Ozarks Electric Cooperative to Pay $95,000 to Settle EEOC Religious Discrimination Suit

Company Fired Jehovah's Witness Because of Her Religion, Federal Agency Charged

FAYETTEVILLE, Ark. - Ozarks Electric, an electric cooperative located in Fayetteville and Springdale, Ark., will pay $95,000 to a former employee and furnish other relief to settle a religious discrimination lawsuit brought by the U.S. Equal Employment Opportunity Commission (EEOC), the agency announced today. 

The EEOC's suit (Civil Action No. 12-5014), filed in U.S. District Court for the Western District of Arkansas, Fayetteville Division, charged that Ozarks failed to provide an employee with a reasonable religious accommodation and then fired her because of her religious beliefs.  Specifically, the EEOC alleged that Ozarks denied the employee a requested day off to attend a Jehovah's Witness convention and then terminated her when she chose to attend the convention rather than report to work.

Religious discrimination violates Title VII of the Civil Rights Act of 1964.  The EEOC filed suit after first attempting to reach a pre-litigation settlement through its conciliation process. Ozarks denied that it engaged in any unlawful employment practices or that it otherwise violated Title VII of the Civil Rights Act of 1964.

In addition to the monetary relief, the consent decree settling the suit, approved by U. S. District Judge Jimm Larry Hendren, requires Ozarks to modify its leave policy to include an appeals process for employees who believe they are being unfairly denied a religious accommodation; provide training to its personnel on religious discrimination; submit reports to EEOC during the two-year period that the consent decree is in effect; and post a notice reinforcing the company's policies on Title VII and its procedures for reporting and preventing discrimination in the workplace.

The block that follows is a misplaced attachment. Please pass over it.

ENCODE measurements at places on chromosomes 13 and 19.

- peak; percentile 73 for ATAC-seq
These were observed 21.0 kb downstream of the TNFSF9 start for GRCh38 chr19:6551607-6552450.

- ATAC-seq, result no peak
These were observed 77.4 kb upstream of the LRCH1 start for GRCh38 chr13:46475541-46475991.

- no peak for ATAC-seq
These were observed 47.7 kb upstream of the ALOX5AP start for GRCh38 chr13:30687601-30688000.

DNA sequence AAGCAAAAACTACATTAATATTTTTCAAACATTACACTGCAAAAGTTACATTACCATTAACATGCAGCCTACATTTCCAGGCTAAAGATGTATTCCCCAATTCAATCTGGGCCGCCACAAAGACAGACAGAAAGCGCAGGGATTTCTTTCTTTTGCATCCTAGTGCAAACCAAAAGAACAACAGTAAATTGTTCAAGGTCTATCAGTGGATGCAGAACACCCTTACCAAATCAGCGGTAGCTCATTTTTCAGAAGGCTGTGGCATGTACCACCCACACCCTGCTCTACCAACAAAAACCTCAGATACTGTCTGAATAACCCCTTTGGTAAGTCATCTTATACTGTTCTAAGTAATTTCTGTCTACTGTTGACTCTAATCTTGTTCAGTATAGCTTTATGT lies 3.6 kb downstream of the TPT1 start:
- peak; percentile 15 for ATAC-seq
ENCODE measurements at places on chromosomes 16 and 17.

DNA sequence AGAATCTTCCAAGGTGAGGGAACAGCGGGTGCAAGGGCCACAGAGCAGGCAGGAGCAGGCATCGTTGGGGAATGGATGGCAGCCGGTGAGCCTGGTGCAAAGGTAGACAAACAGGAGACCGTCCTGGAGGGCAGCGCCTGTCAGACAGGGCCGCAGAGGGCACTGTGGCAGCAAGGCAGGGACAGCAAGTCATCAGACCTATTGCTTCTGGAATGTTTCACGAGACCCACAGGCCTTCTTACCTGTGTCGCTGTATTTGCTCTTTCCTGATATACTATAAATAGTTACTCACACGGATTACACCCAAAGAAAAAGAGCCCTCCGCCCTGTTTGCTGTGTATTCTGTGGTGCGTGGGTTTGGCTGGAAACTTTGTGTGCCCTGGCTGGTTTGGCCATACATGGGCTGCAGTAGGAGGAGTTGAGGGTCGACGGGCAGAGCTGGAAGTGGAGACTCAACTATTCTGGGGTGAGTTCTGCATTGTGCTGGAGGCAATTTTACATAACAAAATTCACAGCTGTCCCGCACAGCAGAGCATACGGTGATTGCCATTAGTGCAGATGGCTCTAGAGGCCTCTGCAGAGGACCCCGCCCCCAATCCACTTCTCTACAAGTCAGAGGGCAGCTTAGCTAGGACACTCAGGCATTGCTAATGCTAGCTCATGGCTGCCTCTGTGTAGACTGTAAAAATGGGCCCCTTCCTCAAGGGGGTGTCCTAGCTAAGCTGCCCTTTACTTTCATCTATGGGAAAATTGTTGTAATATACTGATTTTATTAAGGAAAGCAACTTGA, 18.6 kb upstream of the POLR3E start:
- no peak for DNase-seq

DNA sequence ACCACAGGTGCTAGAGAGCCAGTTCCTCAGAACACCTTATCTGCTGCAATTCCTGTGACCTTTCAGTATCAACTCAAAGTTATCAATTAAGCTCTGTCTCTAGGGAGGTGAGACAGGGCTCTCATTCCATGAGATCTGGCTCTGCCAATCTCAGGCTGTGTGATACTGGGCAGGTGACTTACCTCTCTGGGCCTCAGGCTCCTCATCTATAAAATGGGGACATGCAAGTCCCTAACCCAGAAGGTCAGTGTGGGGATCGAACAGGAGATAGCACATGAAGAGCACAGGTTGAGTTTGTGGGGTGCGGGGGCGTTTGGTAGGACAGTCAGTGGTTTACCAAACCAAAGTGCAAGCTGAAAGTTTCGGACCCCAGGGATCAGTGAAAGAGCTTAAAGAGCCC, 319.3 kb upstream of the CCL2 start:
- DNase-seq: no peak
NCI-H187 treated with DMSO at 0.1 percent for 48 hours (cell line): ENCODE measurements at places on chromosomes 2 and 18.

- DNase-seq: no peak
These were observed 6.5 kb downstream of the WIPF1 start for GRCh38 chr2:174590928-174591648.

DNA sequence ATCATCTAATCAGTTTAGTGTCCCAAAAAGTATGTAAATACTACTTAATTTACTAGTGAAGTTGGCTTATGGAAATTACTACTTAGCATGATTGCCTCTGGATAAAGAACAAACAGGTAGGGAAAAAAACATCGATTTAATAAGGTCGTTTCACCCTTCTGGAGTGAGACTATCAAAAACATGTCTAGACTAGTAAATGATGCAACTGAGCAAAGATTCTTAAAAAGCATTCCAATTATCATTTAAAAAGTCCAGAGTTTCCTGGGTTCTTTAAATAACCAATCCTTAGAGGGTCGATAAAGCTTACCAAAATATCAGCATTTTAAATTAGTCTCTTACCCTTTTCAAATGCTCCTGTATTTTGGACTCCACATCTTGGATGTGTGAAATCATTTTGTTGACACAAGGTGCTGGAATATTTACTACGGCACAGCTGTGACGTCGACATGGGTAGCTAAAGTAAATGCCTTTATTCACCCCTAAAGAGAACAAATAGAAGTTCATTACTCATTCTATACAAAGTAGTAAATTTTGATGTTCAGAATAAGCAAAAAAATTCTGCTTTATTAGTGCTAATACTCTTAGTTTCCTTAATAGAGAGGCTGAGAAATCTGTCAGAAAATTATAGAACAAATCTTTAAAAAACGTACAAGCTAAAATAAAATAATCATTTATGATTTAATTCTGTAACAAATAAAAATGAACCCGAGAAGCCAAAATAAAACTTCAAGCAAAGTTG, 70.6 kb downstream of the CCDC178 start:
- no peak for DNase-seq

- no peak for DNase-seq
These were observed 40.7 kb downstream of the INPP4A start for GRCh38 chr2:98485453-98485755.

"Employees are faced with many choices throughout their careers, but having to choose between their religion and their work should never be one of those choices," Regional Attorney Faye Williams of the EEOC's Memphis District Office said.  "The EEOC is pleased that the parties were able to work together to resolve this matter to the benefit of all." 

Ozarks Electric is a not-for-profit corporation that supplies electric power to its members in Northwest Arkansas and Northeast Oklahoma.

The EEOC enforces federal laws prohibiting employment discrimination.  Further information about the EEOC is available on its web site at www.eeoc.gov.